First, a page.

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Food for Thought: A Case for Urban Agriculture

A city, with circular images of urban gardens and agricultural spaces floating above the skyline.

The effects of cli­mate change at the city lev­el are increas­ing­ly appar­ent. More severe storms, pro­longed heat waves, and ris­ing car­dio­vas­cu­lar dis­ease due to cli­mate change are some of the symp­toms. Cities con­tend with anoth­er dilem­ma, the urban heat island effect, where urban areas become islands’ of high­er tem­per­a­tures rel­a­tive to out­ly­ing areas,” as EPA explains. This is often the result of deci­sions to replace green spaces with infra­struc­ture, such as build­ings and paved roads, that absorb and re-emit heat.

A pre­vi­ous com­men­tary high­light­ed cli­mate-neu­tral agri­cul­ture. For cities, too, agri­cul­ture, and specif­i­cal­ly urban agri­cul­ture, can play a sur­pris­ing­ly impor­tant role in com­bat­ing the ill effects of cli­mate change, while adding many ben­e­fits to a community.

Accord­ing to the U.S. Depart­ment of Agri­cul­ture, urban agri­cul­ture gen­er­al­ly refers to the cul­ti­va­tion, pro­cess­ing and dis­tri­b­u­tion of agri­cul­tur­al prod­ucts in urban and sub­ur­ban set­tings.” It ranges from com­mu­ni­ty gar­dens to rooftop farms to hydro­pon­ics facil­i­ties. If you’ve ever worked in a com­mu­ni­ty gar­den, or picked up your gro­ceries from a CSA pro­gram, you know that urban agri­cul­ture can mean a whole lot more. It is a sup­port net­work of com­mu­ni­ty mem­bers who put val­ue in nature, their shared space, and the health of each oth­er. Places like Ale­many Farms in San Fran­cis­co, Chica­go Lights Urban Farm, and one of the first and still func­tion­ing com­mu­ni­ty gar­dens in NYC, Liz Christy Com­mu­ni­ty Gar­den, are all good exam­ples of this.

Cities with urban agri­cul­ture sys­tems often see finan­cial, social, envi­ron­men­tal, pub­lic health, and nutri­tion­al ben­e­fits. Devel­op­ing and sup­port­ing these sys­tems leads to pos­i­tive small-scale eco­nom­ic impacts. Spe­cif­ic exam­ples include job train­ing and skill build­ing pro­grams, food shar­ing pro­grams that ben­e­fit farm­ers and con­sumers, and urban agri­cul­ture can also lead to an increase in neigh­bor­hood home val­ues, as described in detail by UC Sus­tain­able Agri­cul­ture Research and Edu­ca­tion Pro­gram. Social ben­e­fits, sum­ma­rized in a post by Auro­ra Uni­ver­si­ty, include pro­vid­ing a place to build stronger rela­tion­ships among com­mu­ni­ty mem­bers and improve neigh­bor­hood safe­ty. The tran­si­tion of food pro­duc­tion to urban cen­ters can also low­er ener­gy usage in trans­porta­tion and stor­age, build up bio­di­ver­si­ty in a com­mu­ni­ty, and pro­vide an avenue to address food inse­cu­ri­ty in under­served neighborhoods.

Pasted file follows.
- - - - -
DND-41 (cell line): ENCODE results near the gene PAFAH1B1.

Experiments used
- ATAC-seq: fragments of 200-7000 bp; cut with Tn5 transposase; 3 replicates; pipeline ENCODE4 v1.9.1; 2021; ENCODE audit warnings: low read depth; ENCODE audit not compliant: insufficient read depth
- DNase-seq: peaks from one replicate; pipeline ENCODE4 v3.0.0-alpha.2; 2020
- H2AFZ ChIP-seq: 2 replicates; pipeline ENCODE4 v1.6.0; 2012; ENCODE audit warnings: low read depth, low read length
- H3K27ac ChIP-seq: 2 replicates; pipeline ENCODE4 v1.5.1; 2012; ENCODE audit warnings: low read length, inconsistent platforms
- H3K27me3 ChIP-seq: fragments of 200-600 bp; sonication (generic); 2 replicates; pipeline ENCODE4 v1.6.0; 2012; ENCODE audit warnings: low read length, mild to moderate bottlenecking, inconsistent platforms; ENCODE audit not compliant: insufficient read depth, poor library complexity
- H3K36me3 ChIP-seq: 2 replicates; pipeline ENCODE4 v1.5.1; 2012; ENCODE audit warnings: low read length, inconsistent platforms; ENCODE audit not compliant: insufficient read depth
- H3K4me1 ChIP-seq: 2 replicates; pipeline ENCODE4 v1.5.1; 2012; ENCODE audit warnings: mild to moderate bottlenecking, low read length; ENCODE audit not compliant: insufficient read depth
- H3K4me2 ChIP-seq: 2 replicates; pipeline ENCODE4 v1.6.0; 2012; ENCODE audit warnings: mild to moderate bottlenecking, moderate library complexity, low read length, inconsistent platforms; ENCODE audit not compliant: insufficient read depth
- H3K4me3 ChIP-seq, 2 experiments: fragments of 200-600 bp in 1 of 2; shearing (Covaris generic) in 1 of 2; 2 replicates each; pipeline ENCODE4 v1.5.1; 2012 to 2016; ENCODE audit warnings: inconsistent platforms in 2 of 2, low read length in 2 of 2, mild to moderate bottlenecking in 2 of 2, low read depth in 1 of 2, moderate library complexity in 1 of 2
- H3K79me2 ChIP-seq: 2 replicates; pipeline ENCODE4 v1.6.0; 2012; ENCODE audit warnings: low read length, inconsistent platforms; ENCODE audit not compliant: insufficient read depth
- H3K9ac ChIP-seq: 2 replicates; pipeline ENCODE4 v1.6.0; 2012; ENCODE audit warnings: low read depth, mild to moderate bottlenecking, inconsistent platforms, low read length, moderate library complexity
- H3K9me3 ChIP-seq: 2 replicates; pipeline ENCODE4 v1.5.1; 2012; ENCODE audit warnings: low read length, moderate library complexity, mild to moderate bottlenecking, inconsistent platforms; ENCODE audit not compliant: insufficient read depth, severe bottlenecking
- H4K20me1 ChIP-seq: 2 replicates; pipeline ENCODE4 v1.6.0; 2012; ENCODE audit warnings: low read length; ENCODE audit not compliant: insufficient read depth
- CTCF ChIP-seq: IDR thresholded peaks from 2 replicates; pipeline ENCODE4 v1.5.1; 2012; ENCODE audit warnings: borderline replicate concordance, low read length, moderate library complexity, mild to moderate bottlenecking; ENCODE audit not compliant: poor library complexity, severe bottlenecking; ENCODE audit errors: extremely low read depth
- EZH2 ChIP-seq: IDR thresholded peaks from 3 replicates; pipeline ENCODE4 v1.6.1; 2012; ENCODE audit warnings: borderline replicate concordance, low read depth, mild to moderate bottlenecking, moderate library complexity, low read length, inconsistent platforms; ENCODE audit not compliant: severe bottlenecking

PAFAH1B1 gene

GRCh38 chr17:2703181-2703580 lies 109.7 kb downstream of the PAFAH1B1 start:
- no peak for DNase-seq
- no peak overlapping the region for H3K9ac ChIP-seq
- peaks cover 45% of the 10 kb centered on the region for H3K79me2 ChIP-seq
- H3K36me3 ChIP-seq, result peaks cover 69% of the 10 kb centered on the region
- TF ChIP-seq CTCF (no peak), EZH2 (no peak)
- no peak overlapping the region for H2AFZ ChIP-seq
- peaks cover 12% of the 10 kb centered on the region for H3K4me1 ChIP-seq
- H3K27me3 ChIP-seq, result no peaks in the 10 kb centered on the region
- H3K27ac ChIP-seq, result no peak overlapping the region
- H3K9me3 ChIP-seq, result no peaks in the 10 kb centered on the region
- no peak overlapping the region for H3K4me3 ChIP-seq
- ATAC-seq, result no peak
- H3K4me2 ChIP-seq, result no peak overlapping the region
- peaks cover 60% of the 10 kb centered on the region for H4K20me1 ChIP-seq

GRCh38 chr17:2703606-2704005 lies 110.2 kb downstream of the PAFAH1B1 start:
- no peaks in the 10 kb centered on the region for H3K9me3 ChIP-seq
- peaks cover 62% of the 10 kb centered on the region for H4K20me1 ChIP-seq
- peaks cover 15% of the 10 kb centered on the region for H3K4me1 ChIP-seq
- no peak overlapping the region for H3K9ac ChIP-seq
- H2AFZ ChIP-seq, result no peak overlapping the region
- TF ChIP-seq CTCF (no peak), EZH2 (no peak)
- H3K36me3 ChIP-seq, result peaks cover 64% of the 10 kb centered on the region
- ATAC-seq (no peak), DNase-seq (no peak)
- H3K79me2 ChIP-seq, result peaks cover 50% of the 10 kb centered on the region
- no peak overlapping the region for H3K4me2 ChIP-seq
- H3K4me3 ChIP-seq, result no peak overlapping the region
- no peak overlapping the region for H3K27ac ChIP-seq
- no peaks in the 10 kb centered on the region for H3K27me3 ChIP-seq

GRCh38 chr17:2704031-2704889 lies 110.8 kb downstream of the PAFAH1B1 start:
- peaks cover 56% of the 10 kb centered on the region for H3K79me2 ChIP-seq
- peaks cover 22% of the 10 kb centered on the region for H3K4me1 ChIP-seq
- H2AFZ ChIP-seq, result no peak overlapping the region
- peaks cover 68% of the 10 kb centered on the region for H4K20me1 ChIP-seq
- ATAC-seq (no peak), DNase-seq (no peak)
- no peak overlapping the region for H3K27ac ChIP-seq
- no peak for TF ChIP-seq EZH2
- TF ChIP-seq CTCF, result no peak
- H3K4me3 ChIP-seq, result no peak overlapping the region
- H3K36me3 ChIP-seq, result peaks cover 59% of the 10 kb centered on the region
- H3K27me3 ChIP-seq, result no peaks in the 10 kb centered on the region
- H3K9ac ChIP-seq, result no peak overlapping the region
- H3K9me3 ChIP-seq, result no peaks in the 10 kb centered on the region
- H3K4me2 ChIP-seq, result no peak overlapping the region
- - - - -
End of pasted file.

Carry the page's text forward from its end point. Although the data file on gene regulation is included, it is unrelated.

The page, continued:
Even with all of these ben­e­fits, there has his­tor­i­cal­ly been an ebb and flow in sup­port from state and local gov­ern­ments. Farms and gar­dens in NYC, for exam­ple, have his­tor­i­cal­ly faced sig­nif­i­cant bar­ri­ers in devel­op­ing urban agri­cul­ture pro­grams, as doc­u­ment­ed by the Parks Depart­ment and enthu­si­as­tic blog­gers. These bar­ri­ers are often the result of land use bat­tles and dis­agree­ments over com­mu­ni­ty development.

With the change of sea­son, it is a good time to look for ways to sup­port this type of local resource with broad impacts. In 2021, NYC passed a bill to cre­ate the May­or’s Office of Urban Agri­cul­ture, an office designed to help inte­grate sus­tain­able local food pro­duc­tion into the city’s devel­op­ment plants. On April 19, NYC May­or Eric Adams helped launch a Stat­en Island rooftop farm and high­light­ed the health ben­e­fits of more sus­tain­able, plant-based diets and grow­ing fresh veg­eta­bles that are acces­si­ble to every com­mu­ni­ty.” In most major cities urban agri­cul­ture pro­grams are wide­spread and in need of vol­un­teers and sup­port. NYC, for exam­ple, has resources that can help you lead you to your local farms and gar­dens. This is the best time of year to get out there and get your hands in some dirt.